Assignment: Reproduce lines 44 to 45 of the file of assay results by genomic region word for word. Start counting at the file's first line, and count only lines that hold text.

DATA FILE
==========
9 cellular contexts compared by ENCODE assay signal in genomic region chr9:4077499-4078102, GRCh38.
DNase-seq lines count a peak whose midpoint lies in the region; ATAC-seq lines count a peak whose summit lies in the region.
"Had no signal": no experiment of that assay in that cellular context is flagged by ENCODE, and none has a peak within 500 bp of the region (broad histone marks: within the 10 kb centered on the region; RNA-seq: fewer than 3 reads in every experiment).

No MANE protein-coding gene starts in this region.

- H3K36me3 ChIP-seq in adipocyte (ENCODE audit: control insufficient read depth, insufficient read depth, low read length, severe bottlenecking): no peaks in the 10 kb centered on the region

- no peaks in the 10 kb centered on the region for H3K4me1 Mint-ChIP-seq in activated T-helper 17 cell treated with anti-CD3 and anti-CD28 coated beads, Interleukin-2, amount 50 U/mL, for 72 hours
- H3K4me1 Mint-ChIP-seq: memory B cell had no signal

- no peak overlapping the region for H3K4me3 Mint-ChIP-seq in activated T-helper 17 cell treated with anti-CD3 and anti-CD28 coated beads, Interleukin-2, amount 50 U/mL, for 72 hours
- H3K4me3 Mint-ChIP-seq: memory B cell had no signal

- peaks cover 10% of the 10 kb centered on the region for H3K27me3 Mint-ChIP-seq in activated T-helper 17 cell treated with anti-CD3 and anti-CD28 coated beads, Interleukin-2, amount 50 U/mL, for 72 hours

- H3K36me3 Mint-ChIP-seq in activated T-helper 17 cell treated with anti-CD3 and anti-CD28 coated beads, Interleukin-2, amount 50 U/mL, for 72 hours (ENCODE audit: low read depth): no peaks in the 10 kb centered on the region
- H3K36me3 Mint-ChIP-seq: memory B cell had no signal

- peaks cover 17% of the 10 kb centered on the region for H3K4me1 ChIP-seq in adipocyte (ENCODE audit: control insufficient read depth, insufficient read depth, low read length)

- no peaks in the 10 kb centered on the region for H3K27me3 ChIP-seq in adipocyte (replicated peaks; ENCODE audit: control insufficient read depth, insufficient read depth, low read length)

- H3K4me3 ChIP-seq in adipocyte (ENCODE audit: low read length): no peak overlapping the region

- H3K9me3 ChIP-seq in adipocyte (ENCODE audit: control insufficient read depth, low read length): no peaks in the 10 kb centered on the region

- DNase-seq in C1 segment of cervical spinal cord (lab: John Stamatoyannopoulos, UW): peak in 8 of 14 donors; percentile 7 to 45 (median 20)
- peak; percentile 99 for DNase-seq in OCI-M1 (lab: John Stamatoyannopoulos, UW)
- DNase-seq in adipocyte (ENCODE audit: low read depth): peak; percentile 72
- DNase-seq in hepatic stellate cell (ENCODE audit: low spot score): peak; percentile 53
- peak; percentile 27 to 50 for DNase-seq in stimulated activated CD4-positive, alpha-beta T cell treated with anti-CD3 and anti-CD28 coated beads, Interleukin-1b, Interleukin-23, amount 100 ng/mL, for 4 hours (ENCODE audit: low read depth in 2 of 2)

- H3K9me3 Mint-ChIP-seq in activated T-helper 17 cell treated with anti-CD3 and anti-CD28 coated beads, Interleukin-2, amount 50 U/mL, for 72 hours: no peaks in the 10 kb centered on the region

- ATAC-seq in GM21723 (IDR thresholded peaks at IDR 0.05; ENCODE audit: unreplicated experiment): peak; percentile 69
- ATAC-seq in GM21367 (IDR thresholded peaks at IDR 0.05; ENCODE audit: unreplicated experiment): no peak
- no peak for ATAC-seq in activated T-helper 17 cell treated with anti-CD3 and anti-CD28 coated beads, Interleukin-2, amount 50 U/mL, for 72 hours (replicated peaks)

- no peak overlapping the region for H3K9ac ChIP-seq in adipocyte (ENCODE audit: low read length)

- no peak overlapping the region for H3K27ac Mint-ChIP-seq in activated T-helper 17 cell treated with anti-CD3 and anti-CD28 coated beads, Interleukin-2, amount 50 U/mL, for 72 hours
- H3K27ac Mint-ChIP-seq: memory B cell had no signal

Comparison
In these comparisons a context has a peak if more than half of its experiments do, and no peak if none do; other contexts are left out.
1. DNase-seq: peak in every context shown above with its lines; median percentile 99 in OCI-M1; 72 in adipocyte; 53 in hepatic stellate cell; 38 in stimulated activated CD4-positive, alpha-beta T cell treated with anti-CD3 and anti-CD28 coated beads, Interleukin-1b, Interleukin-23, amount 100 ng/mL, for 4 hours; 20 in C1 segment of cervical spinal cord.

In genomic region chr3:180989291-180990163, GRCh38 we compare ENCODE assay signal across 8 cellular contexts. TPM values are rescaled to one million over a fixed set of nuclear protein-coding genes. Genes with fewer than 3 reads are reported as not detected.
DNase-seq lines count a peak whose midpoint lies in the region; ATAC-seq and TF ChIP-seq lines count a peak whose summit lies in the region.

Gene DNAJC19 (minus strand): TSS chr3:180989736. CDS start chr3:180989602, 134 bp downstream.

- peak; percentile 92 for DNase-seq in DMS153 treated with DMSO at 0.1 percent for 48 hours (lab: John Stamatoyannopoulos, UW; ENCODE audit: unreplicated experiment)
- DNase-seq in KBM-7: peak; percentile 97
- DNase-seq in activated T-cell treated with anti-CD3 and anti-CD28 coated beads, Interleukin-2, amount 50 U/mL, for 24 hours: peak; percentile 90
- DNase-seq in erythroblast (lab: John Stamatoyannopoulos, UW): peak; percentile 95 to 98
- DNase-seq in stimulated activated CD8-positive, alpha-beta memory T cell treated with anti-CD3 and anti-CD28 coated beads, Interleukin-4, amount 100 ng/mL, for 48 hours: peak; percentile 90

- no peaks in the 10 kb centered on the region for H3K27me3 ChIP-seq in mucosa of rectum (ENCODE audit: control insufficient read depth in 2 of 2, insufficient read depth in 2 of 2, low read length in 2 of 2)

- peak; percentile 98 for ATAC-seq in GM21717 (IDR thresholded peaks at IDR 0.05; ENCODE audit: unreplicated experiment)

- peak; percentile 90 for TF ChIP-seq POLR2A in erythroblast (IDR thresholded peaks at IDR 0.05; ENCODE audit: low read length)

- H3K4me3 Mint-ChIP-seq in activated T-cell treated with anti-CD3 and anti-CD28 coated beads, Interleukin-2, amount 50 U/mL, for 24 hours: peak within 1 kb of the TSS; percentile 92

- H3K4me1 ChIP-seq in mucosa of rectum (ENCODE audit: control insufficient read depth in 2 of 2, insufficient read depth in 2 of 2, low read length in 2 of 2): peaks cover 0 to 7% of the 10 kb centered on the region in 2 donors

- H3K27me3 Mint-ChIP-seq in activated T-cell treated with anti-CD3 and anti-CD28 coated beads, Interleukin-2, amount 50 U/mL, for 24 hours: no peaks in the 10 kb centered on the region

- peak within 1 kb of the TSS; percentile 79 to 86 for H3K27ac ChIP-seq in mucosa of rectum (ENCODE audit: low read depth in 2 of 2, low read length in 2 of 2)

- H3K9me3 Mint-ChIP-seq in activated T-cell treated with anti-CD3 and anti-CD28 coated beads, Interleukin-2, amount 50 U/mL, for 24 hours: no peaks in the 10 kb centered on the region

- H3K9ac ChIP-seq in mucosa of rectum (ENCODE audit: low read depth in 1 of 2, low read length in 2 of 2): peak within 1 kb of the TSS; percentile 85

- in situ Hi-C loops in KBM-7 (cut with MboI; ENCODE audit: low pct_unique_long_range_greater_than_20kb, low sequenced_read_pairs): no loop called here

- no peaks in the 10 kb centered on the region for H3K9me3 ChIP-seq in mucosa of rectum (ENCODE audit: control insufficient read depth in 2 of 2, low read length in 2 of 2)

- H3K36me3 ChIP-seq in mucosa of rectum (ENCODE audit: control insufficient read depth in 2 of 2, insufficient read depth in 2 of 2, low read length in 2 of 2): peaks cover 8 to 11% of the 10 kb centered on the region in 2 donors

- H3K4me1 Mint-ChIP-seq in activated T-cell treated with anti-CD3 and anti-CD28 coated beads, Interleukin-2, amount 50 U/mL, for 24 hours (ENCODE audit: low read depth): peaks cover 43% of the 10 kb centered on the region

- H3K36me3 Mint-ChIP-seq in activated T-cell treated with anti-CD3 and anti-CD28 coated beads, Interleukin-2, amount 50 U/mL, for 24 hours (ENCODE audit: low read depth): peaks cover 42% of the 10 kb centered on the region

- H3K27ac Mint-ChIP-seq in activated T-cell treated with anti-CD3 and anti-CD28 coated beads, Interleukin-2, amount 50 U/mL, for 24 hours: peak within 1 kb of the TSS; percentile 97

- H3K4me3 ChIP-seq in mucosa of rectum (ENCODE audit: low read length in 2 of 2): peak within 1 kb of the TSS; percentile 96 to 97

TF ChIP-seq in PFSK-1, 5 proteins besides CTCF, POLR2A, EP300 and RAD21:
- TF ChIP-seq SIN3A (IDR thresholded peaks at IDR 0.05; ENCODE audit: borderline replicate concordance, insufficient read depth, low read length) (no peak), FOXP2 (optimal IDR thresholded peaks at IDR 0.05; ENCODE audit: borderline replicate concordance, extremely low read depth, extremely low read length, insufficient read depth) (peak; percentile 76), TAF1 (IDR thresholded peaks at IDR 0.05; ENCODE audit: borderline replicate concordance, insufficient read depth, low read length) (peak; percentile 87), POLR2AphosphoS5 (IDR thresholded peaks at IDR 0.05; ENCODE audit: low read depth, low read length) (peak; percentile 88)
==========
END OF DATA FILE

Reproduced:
- H3K4me1 ChIP-seq in mucosa of rectum (ENCODE audit: control insufficient read depth in 2 of 2, insufficient read depth in 2 of 2, low read length in 2 of 2): peaks cover 0 to 7% of the 10 kb centered on the region in 2 donors

- H3K27me3 Mint-ChIP-seq in activated T-cell treated with anti-CD3 and anti-CD28 coated beads, Interleukin-2, amount 50 U/mL, for 24 hours: no peaks in the 10 kb centered on the region